If you’re reasonably familiar with C, and want to really learn embedded development on ARM, I’d probably suggest something like the LPC1769 LPCXpresso boards since the total tool cost is pretty low. The HW debugger included on the board is kind of slow, but you can buy a faster Red Probe+ for ~$100 I think, and debugging up to 128KB of flash in the target IDE is free, including for commercial use. You can of course use free unlimited command-line tools, but I assume if you’re doing this professionally time spent on projects is important and you care more about debugging efficiently rather than inexpensively. The advantage of ARM is that if you don’t like the LPCXpresso/Code Red IDE, you have many options for both IDEs, toolchains, and debuggers, including open source options. I really like Crossworks for ARM and my Segger J-Link for example.
Alternatively, ST has some good chips and some inexpensive boards with on board debuggers, but I haven’t used them first hand myself. 🙁
It really depends on the types of problems you’re trying to solve, but I like NXP’s ARM chips since they cover the entire ’embedded’ space with small 8-bit replacement chips (have a look at NXP’s brand new LPC800 family announced this week), up to fairly beefy 204MHz dual-core chips (though the latter LPC4357 chips have a steep learning curve).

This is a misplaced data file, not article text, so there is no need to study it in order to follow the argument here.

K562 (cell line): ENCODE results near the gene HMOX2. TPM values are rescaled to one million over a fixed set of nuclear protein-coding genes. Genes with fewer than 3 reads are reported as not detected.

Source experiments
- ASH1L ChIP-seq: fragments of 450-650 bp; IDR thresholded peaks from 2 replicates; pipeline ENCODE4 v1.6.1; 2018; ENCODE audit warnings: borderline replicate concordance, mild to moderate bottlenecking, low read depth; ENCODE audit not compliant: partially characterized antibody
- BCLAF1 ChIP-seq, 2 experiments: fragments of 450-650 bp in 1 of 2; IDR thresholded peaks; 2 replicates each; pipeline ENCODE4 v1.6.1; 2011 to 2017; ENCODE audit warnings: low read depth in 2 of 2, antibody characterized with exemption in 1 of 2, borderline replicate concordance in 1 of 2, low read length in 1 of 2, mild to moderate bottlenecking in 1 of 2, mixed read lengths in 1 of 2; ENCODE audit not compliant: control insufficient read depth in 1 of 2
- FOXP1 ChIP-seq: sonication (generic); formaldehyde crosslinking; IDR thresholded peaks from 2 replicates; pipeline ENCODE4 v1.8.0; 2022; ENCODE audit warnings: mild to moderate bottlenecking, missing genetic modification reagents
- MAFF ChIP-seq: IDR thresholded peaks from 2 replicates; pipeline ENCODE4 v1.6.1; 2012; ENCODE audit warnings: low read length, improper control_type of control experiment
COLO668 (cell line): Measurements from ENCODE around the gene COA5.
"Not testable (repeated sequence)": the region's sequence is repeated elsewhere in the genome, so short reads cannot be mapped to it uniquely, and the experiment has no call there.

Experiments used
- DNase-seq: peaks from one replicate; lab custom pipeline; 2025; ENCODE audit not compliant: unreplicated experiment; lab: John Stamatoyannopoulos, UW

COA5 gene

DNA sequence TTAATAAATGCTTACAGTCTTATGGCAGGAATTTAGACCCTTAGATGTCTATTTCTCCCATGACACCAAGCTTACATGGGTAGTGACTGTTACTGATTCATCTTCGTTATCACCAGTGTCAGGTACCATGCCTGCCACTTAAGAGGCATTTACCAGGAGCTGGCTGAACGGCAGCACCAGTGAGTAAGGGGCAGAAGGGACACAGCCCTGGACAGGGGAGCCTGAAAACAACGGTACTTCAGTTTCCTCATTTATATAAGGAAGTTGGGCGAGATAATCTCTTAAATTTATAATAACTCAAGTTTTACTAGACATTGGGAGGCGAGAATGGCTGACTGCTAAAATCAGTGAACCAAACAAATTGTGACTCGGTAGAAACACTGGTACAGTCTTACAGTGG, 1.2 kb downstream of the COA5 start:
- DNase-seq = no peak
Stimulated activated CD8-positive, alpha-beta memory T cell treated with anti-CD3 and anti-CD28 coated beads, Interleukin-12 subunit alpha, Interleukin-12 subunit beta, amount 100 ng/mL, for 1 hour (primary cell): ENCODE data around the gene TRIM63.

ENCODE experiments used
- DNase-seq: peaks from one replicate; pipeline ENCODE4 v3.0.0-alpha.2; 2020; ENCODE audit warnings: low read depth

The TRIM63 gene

The LPC1769 is a fairly capable chip (120MHz, USB, 512KB Flash), and maybe more than you need … but once you get used to the tools it’s relatively easy to move down the scale to smaller chips like the LPC1347 or LPC11U37, etc.
If you’re interested in ARM and LPC chips, you might find this site useful: http://www.microbuilder.eu … I’ll hopefully publish a new LPC1347/LPC11U37 library in the next month or so, but I’m still working some kinks out of the codebase.
Yes I know C and also some assembly language. The LPC1769 seems really good! and it seems more powerfull than the LPC1347. I’ll check if I can program it under Linux. Also right now this is just for me, so inexpensive and using command line tools doesn’t sounds so bad for me 😛 I’m used to them, I compile and program my AVRs using VIM and the command line of gcc and gdb.
Also for what I just saw, the LPC1769 has already a port of FreeRTOS, and a book for it. And all NXP Cortex M3 have µC/OS-II support. So this one seems like a really good option. I think I’ll give it a try.
Thank you! and thanks for that webpage (: I’ll sure join the forums as soon I get stuck at something (that will be probably very soon xD ) And you should do also some tutorials for the LPC1769 😉